Bedding shortages around here became so bad that the attitude was, “Who cares about the corn, just get me the bedding.”
    We finally baled about two-thirds of what we needed hours before this last snowfall hit. We had many acres ready to bale about a month ago when we combined high moisture corn, but the custom baler was broken down. We had more acres of corn to combine after that, so we were not too worried. That was a mistake because we have had rain or light snow every 3-4 days since then. In hindsight, I should have found a different baler or bought my own. Not that I really had any spare bodies able to run a baler and do a good job.
    I was thinking back on how we bedded heifers years ago before round bales. Once again, I remembered small square baling up the slough bottoms in late summer and that reed canary grass was so rank we used it for bedding. The good oat straw bales were reserved for the milk cows and the baby calves. The last 10 years, the slough bottoms have been full of water virtually all year around. We also only bedded the few heifers we had back then for only 90-120 days in the dead of winter, because they were on pasture or a dry lot that was actually dry. The last few years, the dirt dry lot has totally been a wet, muddy mess.
    Beside square baling reed canary grass for bedding, I also small squared corn stalks once I had a baler that could do it. It was a Massey 124 that ran plastic twine, and it could handle stalks quite well. We would go behind the combine with a side delivery rake to make a windrow. We made sure to do it on a sunny breezy day. Then we would quickly try to bale all the racks full before the early sunsets of late fall. If I was stacking bales on the rack, I had to wash the dirt out of my eyes so I could recognize my own kids. If we were short on oat straw, we would use those corn stalk bales in a little bedding chopper to bed the 80 tie stall cows. Talk about flying missiles of kernels, small rocks and cobs.
    The cows would get pretty excited the first few days we did it, but after a bit they kind of liked chewing on something different. I will never forget the first time I hired a guy to come and round bale stalks for me. Round balers were just getting popular. He had just bought his first baler, and neither of us knew what we were doing. At that time, I did not farm much ground and what I did farm was not the best ground. We had combined 70 acres of corn on some of the hilliest ground in Nobles County. It was a horribly windy, but sunny cold day when he came. The plan was I would rake about one windrow in front of the baler so the windrows would not have time to blow apart. I was on my little no cab 165 Massey, so I was in coveralls, mittens and a parka which made side and rear visibility a problem for me. He baled and released those bales on those hills in that wind, and I could not see them come rolling at me.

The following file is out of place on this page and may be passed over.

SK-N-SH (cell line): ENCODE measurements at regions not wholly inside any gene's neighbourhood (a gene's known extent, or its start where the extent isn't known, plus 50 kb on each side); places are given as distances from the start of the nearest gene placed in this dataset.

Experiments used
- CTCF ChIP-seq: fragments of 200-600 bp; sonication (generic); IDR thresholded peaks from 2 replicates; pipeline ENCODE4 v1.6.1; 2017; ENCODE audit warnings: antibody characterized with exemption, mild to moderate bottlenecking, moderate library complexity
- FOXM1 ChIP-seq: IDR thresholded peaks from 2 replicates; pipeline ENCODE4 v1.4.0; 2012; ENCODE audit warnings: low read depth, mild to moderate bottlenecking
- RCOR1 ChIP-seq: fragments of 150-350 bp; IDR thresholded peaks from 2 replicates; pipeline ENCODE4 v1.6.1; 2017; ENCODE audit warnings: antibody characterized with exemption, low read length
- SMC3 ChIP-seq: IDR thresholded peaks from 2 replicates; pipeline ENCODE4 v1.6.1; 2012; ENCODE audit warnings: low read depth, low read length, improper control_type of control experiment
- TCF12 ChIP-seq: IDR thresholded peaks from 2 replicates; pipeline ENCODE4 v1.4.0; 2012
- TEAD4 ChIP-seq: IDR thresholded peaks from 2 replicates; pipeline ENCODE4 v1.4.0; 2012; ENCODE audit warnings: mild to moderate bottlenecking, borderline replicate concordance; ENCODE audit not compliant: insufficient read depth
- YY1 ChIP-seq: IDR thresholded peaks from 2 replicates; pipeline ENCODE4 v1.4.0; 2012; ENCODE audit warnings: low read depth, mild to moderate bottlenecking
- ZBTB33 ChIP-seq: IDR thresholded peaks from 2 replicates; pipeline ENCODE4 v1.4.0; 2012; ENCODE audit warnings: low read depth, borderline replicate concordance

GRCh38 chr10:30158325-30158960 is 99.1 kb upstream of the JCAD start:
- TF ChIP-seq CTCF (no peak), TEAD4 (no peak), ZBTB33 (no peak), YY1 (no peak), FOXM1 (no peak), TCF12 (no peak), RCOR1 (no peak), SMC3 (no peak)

We had a problem. We soon figured out we needed to quarter turn the baler before releasing the bales in certain locations.
    The last 10 years or so, we have baled enough corn stalk or bean straw bales to easily supply our needs for our two heifer lots. Soybean straw bales have worked excellent for us when we had those acres close enough to the feedlots. Sometimes I think soybean straw keeps the heifers a little cleaner. We like to bale fields close to the feedlots as it really cuts down on the labor and equipment needed to transport the bulky bales. This year we hardly grew any soybeans because of feed needs and low soybean prices. By having plenty of available bales, we also use them as windbreaks for the feedlots until early spring. In addition to the outside stacked bales, we always kept an old shed full of emergency bales in case we ran short. This past spring and this past fall were so wet that we used up all those emergency bales before this winter even started. The good part of that is we finally cleaned up some bales that were really showing their age and could not be called round bales anymore. They were totally egg shaped and barely held together with loose net wrap.
    To get through this winter with our limited supply of bedding will require money and extra effort. We have spoken for 400 bales of Prevent Plant oat straw that needs to be trucked in from 40 miles away. I also bedded the heifers one night last week when I was totally out of bedding with a poor quality hay bale. It went through my bedding chopper fine, but it was very dusty and too finely chopped for bedding, but it worked. Last night it was snowing heavily, and I bedded the heifer shed after dark with a fresh new bale of corn stalks. It was such a good feeling to watch those heifers run into the shed and immediately start laying down happy and contented.
    Vander Kooi operates a 1,800-cow, 4,500 acre farm with his son, Joe, and daughter-in-law, Rita, near Worthington, Minn. Send him feedback at Follow him on Instagram, @davevanderkooi.